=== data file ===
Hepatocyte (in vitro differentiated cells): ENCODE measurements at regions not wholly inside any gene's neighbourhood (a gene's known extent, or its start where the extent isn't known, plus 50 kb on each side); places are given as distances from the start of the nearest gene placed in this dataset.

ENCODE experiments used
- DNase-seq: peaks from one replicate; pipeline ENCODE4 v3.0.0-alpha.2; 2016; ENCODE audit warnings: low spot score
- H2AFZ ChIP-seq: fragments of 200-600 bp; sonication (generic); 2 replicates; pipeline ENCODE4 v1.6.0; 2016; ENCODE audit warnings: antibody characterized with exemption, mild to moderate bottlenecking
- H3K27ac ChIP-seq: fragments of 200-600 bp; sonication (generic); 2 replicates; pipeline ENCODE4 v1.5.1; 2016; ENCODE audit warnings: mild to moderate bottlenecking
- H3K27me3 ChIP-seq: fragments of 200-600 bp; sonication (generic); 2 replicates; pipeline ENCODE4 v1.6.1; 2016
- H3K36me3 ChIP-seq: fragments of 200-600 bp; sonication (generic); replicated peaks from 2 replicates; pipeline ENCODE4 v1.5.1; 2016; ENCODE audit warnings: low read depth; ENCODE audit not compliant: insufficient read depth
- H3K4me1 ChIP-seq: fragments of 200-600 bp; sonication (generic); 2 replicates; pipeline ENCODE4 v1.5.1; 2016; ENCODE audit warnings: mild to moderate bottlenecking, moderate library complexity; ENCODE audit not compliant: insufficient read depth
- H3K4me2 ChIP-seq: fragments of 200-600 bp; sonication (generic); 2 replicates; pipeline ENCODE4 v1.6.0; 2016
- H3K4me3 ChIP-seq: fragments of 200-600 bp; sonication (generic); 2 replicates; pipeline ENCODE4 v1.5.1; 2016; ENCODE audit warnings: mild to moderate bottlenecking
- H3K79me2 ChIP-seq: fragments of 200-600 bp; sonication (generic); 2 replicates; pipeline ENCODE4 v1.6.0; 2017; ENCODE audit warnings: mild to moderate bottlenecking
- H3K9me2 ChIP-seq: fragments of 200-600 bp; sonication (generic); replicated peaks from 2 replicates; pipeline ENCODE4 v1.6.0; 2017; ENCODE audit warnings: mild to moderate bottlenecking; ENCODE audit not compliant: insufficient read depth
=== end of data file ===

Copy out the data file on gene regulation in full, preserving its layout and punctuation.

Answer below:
Hepatocyte (in vitro differentiated cells): ENCODE measurements at regions not wholly inside any gene's neighbourhood (a gene's known extent, or its start where the extent isn't known, plus 50 kb on each side); places are given as distances from the start of the nearest gene placed in this dataset.

ENCODE experiments used
- DNase-seq: peaks from one replicate; pipeline ENCODE4 v3.0.0-alpha.2; 2016; ENCODE audit warnings: low spot score
- H2AFZ ChIP-seq: fragments of 200-600 bp; sonication (generic); 2 replicates; pipeline ENCODE4 v1.6.0; 2016; ENCODE audit warnings: antibody characterized with exemption, mild to moderate bottlenecking
- H3K27ac ChIP-seq: fragments of 200-600 bp; sonication (generic); 2 replicates; pipeline ENCODE4 v1.5.1; 2016; ENCODE audit warnings: mild to moderate bottlenecking
- H3K27me3 ChIP-seq: fragments of 200-600 bp; sonication (generic); 2 replicates; pipeline ENCODE4 v1.6.1; 2016
- H3K36me3 ChIP-seq: fragments of 200-600 bp; sonication (generic); replicated peaks from 2 replicates; pipeline ENCODE4 v1.5.1; 2016; ENCODE audit warnings: low read depth; ENCODE audit not compliant: insufficient read depth
- H3K4me1 ChIP-seq: fragments of 200-600 bp; sonication (generic); 2 replicates; pipeline ENCODE4 v1.5.1; 2016; ENCODE audit warnings: mild to moderate bottlenecking, moderate library complexity; ENCODE audit not compliant: insufficient read depth
- H3K4me2 ChIP-seq: fragments of 200-600 bp; sonication (generic); 2 replicates; pipeline ENCODE4 v1.6.0; 2016
- H3K4me3 ChIP-seq: fragments of 200-600 bp; sonication (generic); 2 replicates; pipeline ENCODE4 v1.5.1; 2016; ENCODE audit warnings: mild to moderate bottlenecking
- H3K79me2 ChIP-seq: fragments of 200-600 bp; sonication (generic); 2 replicates; pipeline ENCODE4 v1.6.0; 2017; ENCODE audit warnings: mild to moderate bottlenecking
- H3K9me2 ChIP-seq: fragments of 200-600 bp; sonication (generic); replicated peaks from 2 replicates; pipeline ENCODE4 v1.6.0; 2017; ENCODE audit warnings: mild to moderate bottlenecking; ENCODE audit not compliant: insufficient read depth